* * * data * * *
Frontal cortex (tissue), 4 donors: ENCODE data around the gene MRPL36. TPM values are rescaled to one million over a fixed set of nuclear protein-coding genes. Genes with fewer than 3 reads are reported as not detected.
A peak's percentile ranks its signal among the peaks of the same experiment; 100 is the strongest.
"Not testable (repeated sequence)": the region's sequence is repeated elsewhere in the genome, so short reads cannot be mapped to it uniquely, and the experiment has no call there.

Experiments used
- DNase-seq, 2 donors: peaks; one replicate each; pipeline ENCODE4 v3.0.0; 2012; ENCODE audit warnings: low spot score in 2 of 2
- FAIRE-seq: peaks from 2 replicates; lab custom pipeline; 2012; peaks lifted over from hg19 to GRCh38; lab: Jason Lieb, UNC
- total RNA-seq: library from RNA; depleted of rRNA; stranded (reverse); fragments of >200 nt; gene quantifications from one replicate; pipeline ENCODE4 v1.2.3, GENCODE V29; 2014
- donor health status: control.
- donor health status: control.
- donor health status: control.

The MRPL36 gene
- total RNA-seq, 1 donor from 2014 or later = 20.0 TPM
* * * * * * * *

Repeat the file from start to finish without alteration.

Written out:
Frontal cortex (tissue), 4 donors: ENCODE data around the gene MRPL36. TPM values are rescaled to one million over a fixed set of nuclear protein-coding genes. Genes with fewer than 3 reads are reported as not detected.
A peak's percentile ranks its signal among the peaks of the same experiment; 100 is the strongest.
"Not testable (repeated sequence)": the region's sequence is repeated elsewhere in the genome, so short reads cannot be mapped to it uniquely, and the experiment has no call there.

Experiments used
- DNase-seq, 2 donors: peaks; one replicate each; pipeline ENCODE4 v3.0.0; 2012; ENCODE audit warnings: low spot score in 2 of 2
- FAIRE-seq: peaks from 2 replicates; lab custom pipeline; 2012; peaks lifted over from hg19 to GRCh38; lab: Jason Lieb, UNC
- total RNA-seq: library from RNA; depleted of rRNA; stranded (reverse); fragments of >200 nt; gene quantifications from one replicate; pipeline ENCODE4 v1.2.3, GENCODE V29; 2014
- donor health status: control.
- donor health status: control.
- donor health status: control.

The MRPL36 gene
- total RNA-seq, 1 donor from 2014 or later = 20.0 TPM